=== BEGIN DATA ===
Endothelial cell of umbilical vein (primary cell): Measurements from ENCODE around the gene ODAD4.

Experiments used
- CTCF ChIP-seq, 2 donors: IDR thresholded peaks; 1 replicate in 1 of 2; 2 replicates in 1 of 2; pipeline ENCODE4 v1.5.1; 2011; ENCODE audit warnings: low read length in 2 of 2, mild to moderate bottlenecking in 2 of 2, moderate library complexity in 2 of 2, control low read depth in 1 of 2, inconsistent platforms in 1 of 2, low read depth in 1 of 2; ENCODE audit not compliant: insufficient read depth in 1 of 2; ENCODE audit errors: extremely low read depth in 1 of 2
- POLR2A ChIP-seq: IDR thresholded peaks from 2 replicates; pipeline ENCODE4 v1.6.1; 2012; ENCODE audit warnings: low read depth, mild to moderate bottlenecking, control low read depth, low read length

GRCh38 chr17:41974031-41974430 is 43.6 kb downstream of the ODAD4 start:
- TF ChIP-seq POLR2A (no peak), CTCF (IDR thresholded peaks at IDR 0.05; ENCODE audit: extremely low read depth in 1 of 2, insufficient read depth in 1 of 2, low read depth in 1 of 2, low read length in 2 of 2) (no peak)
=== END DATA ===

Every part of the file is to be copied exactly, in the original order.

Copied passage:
Endothelial cell of umbilical vein (primary cell): Measurements from ENCODE around the gene ODAD4.

Experiments used
- CTCF ChIP-seq, 2 donors: IDR thresholded peaks; 1 replicate in 1 of 2; 2 replicates in 1 of 2; pipeline ENCODE4 v1.5.1; 2011; ENCODE audit warnings: low read length in 2 of 2, mild to moderate bottlenecking in 2 of 2, moderate library complexity in 2 of 2, control low read depth in 1 of 2, inconsistent platforms in 1 of 2, low read depth in 1 of 2; ENCODE audit not compliant: insufficient read depth in 1 of 2; ENCODE audit errors: extremely low read depth in 1 of 2
- POLR2A ChIP-seq: IDR thresholded peaks from 2 replicates; pipeline ENCODE4 v1.6.1; 2012; ENCODE audit warnings: low read depth, mild to moderate bottlenecking, control low read depth, low read length

GRCh38 chr17:41974031-41974430 is 43.6 kb downstream of the ODAD4 start:
- TF ChIP-seq POLR2A (no peak), CTCF (IDR thresholded peaks at IDR 0.05; ENCODE audit: extremely low read depth in 1 of 2, insufficient read depth in 1 of 2, low read depth in 1 of 2, low read length in 2 of 2) (no peak)